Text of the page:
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This is the machine. And it's at the front of every ramen shop, usually just inside the door, sometimes out on the sidewalk. And it's really kind of a genius system. Ramen bars are often, if not usually, seat-of-the-pants type operations, with a small handful of seats at a counter, minimal if any decoration, often crammed into any alley or basement that offers cheap rent, and frequently operated by just a pair of people. But keeping ¥750-950 (about $7.50 - $9.50) bowls of ramen profitable in a city with sky-high rents means turnover. So the last thing two guys running a tiny ramen shop want to be doing is slowing down their customers and handling money when they're trying to do everything else. So the entire menu is on a vending machine. You drop some money in the machine, press the button for what you want to have, and the machine spits out a small ticket. When you sit down, you hand the ticket to the guy watching the counter (always doing double-duty on bowl assembly and presentation as well), and a few minutes later, you get your ramen. So wherever possible, and whenever I remembered, I got a photo of the machine. Because the singlemost difficult thing about navigating the ramen scene in Japan is reading the machines. Some places will hand you a translated sheet -- if they have one, and if they're paying attention -- but I think I got two out of the ten places I visited. What's more, I took a couple years of Japanese in high school, I still remember most of the kanas (hiragana and katakana, two alphabets for writing Japanese words and approximations of foreign words, respectively), and these were still mostly impenetrable to me because I don't know a lick of kanji. So in the interest of helping out anybody who may happen upon this post, you can use these photos to do some translations in advance. Sorry I didn't get more of them.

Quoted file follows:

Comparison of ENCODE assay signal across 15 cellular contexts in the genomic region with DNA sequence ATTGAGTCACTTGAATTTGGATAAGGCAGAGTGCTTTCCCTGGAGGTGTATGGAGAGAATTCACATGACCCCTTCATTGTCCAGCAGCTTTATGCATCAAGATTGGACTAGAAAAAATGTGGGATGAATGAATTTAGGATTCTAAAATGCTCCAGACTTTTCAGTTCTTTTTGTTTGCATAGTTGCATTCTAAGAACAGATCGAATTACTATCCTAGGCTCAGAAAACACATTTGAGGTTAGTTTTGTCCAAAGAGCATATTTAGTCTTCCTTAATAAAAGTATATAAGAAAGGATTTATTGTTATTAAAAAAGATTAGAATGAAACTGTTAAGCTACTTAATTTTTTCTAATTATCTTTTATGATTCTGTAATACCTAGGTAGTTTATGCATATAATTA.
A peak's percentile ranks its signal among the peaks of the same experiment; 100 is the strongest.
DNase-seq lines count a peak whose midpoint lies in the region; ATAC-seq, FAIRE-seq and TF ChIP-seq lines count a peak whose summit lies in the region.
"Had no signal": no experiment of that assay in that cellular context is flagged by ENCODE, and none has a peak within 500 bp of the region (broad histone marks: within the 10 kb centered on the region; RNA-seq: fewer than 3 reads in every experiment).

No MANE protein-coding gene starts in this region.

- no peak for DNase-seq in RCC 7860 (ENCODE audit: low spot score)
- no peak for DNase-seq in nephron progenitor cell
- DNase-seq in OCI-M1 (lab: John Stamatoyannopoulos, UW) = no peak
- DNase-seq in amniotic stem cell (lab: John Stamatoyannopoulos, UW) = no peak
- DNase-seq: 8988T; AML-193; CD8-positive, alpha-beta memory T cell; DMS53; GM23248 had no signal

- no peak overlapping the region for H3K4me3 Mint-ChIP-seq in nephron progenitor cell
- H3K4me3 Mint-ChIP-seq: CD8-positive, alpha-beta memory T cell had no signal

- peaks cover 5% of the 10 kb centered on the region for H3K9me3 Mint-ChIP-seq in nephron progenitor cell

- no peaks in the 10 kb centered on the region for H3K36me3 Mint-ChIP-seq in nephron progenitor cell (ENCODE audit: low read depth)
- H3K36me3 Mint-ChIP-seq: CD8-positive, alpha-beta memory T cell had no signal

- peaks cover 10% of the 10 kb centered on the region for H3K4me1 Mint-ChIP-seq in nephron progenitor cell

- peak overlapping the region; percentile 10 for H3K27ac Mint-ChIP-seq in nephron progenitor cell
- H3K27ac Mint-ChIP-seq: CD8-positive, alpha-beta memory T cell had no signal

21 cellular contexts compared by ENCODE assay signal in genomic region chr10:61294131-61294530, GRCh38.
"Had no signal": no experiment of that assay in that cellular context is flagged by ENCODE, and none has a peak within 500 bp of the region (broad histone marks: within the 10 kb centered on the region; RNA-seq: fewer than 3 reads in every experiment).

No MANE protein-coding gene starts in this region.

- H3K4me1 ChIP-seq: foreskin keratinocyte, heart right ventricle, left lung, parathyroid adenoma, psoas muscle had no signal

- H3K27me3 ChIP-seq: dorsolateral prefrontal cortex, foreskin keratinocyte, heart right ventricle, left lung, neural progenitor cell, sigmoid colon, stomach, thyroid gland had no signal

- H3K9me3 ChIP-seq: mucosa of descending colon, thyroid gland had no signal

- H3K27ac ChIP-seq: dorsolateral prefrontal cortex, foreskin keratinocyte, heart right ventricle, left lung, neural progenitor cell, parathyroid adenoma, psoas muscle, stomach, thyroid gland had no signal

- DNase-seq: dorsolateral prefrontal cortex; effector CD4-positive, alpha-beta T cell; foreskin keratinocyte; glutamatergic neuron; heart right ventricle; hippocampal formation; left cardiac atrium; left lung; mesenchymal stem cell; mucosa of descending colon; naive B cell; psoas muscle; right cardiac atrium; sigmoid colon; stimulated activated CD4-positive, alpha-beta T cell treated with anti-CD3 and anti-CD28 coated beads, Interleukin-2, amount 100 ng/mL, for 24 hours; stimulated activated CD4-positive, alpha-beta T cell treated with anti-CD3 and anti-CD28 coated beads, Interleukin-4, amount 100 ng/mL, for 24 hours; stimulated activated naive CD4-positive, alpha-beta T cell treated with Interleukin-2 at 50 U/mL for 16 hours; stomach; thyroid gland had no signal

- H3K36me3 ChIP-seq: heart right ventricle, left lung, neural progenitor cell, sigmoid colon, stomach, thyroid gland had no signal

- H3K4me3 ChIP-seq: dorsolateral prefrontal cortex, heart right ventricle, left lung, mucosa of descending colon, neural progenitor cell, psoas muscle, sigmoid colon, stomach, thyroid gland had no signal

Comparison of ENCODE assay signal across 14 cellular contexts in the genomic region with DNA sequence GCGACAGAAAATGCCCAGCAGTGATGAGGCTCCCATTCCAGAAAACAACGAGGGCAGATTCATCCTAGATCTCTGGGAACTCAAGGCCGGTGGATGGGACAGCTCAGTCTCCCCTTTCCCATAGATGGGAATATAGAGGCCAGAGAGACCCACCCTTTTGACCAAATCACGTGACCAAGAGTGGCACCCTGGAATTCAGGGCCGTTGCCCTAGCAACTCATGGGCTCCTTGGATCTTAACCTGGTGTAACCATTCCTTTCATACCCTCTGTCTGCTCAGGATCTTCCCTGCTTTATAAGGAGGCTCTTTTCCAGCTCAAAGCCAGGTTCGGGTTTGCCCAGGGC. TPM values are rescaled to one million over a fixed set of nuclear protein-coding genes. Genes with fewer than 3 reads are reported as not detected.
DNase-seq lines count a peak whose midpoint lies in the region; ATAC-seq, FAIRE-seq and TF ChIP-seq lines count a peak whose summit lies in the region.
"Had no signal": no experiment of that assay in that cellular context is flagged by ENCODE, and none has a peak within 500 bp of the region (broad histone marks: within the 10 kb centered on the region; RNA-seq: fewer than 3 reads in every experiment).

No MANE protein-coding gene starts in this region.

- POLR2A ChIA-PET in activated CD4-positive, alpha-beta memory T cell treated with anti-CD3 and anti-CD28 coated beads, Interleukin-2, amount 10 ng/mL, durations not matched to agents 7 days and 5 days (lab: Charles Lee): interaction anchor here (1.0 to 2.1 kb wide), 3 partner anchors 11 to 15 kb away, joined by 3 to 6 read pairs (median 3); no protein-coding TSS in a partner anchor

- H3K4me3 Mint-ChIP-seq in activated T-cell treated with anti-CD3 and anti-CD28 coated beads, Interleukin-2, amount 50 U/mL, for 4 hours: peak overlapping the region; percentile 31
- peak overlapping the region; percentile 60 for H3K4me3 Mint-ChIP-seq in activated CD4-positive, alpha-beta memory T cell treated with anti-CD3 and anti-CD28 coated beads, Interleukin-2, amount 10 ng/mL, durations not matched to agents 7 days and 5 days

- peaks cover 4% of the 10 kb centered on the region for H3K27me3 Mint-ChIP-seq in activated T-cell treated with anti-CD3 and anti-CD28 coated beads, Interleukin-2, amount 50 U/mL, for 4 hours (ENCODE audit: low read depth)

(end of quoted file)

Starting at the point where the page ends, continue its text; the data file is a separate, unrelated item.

Yuzu Shio Ramen @ Afuri